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free time. With the increased traffic between the U.S. mainland and Puerto Rico, it is vital that cargo handling efficiencies be implemented and more public warehousing space be provided in Puerto Rico.

E. U.S. MAINLAND TERMINALS

The following discussion is focused on the selected U.S. North Atlantic, South Atlantic, Gulf, and West Coast terminals which are leased and operated by common carriers in the Puerto Rican trade. These terminals handle virtually all cargo moving between the U.S. mainland and Puerto Rico.

5. Free Time, Demurrage, and

Warehousing Under the provisions of resolution No. 809 inbound and outbound cargoes are granted a free time period of five working days. At the expiration of free time, cargo may, at the option of the Ports Authority, be placed in public storage at the expense of the goods, or be assessed demurrage at the following rates: $0.03 per 100 pounds, or $0.015 per cubic foot per day for the first 5 days, and $0.045 per 100 pounds or $0.0225 per cubic foot for each succeeding day. Empty containers are assessed $5 per day.

These charges are intended to discourage shippers and consignees from keeping cargo on the terminal facility beyond the free time. Prior to January 1, 1968, when lower demurrage rates were in effect, there was no incentive for the development of adequate public warehousing. At San Juan, in particular, the lack of public warehousing is critical. It was more economical to leave the cargo in the transit shed than to pay for warehousing. This practice is undesirable because it congests the transit area, and hinders cargo handling efficiencies and economies.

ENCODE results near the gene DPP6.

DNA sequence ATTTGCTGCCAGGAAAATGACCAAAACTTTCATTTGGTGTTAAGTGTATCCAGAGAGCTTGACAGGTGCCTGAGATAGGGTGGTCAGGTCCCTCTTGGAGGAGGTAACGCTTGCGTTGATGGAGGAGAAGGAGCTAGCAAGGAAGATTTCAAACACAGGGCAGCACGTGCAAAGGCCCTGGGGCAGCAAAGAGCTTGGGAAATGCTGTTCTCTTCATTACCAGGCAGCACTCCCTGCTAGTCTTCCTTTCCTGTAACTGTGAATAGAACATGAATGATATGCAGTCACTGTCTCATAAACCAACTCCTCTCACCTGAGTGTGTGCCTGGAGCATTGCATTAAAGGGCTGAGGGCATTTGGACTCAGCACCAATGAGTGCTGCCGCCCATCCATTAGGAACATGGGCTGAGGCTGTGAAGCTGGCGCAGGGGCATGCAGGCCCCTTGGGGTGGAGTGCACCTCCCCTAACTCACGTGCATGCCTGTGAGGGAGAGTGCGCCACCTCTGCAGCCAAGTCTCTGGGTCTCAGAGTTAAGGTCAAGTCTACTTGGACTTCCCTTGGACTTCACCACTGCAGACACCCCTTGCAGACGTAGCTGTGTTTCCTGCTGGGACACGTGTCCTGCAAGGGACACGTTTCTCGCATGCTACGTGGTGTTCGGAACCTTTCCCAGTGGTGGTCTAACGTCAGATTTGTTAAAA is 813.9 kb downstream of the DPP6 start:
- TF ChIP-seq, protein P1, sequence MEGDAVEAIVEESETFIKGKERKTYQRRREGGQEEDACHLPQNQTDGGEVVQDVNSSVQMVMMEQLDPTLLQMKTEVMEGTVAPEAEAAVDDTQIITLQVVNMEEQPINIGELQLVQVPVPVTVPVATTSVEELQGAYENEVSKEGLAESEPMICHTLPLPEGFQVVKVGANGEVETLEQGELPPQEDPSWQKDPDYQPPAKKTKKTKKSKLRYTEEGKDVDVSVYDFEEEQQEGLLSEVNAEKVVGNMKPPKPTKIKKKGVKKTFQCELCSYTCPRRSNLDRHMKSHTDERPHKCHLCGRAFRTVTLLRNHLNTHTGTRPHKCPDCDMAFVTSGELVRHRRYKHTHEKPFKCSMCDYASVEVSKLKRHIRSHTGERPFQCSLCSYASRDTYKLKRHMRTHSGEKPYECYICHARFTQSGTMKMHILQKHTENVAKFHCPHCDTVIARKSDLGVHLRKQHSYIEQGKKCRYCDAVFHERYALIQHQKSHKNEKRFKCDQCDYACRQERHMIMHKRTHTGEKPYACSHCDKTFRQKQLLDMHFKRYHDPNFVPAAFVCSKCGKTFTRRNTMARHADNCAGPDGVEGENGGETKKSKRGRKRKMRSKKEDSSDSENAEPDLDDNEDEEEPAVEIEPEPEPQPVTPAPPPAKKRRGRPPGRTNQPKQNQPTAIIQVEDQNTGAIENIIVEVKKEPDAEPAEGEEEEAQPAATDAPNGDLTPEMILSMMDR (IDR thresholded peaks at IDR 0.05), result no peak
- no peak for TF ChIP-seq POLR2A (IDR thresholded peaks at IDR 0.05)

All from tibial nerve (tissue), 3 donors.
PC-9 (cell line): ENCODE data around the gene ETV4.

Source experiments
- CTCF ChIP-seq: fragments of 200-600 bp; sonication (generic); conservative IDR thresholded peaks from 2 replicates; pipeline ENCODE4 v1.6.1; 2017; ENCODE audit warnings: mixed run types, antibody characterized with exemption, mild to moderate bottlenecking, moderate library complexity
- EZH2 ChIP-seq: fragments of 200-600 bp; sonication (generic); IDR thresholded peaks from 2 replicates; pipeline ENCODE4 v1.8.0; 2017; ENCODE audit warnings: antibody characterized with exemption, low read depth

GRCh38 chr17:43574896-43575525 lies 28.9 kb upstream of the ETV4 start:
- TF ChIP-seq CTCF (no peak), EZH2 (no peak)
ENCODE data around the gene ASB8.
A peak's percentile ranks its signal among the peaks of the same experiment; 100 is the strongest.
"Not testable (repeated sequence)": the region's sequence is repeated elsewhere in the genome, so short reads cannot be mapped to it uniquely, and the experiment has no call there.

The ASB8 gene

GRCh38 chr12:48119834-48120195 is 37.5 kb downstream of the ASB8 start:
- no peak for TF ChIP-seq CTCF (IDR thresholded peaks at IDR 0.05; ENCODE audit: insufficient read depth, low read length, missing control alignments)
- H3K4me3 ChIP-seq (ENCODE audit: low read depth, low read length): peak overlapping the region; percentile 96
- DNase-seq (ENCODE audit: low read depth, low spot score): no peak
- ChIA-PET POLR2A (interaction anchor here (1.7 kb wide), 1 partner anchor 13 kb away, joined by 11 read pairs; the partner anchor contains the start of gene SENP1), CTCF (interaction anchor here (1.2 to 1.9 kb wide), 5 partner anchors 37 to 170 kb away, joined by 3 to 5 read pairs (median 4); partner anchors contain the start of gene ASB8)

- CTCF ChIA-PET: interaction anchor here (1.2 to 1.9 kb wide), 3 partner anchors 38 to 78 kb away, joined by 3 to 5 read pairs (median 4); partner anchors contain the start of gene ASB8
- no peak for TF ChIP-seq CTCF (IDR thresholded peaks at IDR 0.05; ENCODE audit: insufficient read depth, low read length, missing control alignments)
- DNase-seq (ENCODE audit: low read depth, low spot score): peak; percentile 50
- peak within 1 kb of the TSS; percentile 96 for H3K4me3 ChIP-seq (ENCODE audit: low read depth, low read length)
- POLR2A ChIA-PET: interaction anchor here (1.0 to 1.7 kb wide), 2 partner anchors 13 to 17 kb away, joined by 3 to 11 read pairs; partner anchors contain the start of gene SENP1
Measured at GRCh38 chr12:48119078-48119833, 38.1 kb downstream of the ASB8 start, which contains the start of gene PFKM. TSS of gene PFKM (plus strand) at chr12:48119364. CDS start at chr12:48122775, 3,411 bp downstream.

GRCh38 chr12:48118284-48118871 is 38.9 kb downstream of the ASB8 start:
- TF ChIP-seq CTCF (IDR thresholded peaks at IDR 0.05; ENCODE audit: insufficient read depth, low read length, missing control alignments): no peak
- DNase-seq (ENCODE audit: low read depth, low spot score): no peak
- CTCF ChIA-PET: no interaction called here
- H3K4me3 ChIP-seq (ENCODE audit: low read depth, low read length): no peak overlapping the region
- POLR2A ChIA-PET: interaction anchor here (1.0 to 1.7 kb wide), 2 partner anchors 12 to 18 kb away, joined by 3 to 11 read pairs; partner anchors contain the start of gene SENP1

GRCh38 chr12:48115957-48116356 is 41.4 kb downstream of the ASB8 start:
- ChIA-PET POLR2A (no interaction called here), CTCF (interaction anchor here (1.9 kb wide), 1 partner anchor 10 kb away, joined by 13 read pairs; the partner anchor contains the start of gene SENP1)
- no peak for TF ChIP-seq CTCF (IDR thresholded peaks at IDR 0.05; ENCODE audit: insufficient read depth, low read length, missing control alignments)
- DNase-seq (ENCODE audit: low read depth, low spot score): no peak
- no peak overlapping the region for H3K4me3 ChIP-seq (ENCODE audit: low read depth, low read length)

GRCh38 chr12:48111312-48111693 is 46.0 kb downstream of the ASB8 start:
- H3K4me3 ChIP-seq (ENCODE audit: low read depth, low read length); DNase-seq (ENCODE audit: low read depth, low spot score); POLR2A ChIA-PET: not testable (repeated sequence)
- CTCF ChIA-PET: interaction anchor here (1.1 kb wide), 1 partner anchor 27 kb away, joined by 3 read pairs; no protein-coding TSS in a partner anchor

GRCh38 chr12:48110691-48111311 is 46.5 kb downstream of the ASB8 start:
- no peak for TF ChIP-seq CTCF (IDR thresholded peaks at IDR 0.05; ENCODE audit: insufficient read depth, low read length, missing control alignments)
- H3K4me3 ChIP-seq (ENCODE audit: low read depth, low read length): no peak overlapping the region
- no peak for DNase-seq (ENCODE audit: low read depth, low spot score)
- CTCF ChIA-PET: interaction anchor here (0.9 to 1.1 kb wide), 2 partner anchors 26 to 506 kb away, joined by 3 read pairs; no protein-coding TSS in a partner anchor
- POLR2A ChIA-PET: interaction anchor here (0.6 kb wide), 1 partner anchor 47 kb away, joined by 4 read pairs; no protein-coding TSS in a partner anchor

It is hoped that the new rate structure will discourage holding cargo and containers in the transit area beyond

1. North Atlantic Ports

a. New York Area

(1) General.-In 1969, the principal common carrier ports in the U.S. North Atlantic-Puerto Rican trade were New York and Baltimore. The trend toward con

60 According to Seatrain, the Ports Authority's wharfage charge is a "user charge" which does not provide for the actual movement of freight from ship's tackle to a place of rest or point of delivery in the terminal whereas the carriers' charge is for services provided from the end-of-ships tackle to place of rest or point of delivery in the terminal. Further, Seatrain believes that the carriers' cost of providing terminal service differs widely and is greater than the wharfage differential at issue.